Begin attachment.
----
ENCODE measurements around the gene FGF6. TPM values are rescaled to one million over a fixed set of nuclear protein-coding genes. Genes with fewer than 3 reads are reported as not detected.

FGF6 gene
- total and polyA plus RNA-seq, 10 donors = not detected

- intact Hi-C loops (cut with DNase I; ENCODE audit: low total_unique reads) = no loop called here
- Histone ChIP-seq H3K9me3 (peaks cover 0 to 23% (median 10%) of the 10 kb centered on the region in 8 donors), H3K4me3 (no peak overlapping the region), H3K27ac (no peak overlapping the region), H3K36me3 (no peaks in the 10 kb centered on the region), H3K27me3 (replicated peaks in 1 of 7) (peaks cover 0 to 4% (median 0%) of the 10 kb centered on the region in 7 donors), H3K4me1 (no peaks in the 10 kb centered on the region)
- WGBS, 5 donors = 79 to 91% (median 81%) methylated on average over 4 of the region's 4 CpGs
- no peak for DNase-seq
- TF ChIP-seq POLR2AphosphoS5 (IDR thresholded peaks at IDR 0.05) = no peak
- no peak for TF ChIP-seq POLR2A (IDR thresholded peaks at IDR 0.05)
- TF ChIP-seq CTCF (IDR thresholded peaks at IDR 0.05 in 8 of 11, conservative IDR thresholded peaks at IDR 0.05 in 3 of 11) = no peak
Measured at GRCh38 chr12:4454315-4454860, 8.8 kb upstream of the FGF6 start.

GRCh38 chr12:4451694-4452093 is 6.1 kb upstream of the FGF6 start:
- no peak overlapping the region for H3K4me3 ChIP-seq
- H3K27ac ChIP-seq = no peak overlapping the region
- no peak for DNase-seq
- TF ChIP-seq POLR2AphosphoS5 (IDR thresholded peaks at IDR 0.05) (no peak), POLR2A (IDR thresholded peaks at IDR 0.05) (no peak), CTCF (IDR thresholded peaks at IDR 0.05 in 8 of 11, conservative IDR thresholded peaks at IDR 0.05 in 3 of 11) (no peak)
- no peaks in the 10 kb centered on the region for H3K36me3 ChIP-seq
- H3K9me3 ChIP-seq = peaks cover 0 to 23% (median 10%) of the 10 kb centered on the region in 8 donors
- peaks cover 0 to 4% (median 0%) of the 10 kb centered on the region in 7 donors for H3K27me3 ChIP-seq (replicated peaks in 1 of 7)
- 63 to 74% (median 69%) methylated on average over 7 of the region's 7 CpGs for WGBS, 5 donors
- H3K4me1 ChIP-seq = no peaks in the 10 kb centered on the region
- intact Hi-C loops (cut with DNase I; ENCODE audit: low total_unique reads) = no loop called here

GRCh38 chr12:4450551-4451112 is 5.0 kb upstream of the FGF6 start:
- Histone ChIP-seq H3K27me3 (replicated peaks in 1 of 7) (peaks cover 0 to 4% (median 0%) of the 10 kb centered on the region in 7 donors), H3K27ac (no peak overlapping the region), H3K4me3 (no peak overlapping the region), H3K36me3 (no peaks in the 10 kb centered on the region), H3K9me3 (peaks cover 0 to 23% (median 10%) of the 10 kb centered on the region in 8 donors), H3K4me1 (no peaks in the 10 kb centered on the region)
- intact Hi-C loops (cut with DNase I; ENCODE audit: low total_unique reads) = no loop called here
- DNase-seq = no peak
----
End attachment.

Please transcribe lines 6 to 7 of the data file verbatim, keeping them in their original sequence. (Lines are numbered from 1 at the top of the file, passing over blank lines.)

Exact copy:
- WGBS, 5 donors = 79 to 91% (median 81%) methylated on average over 4 of the region's 4 CpGs
- no peak for DNase-seq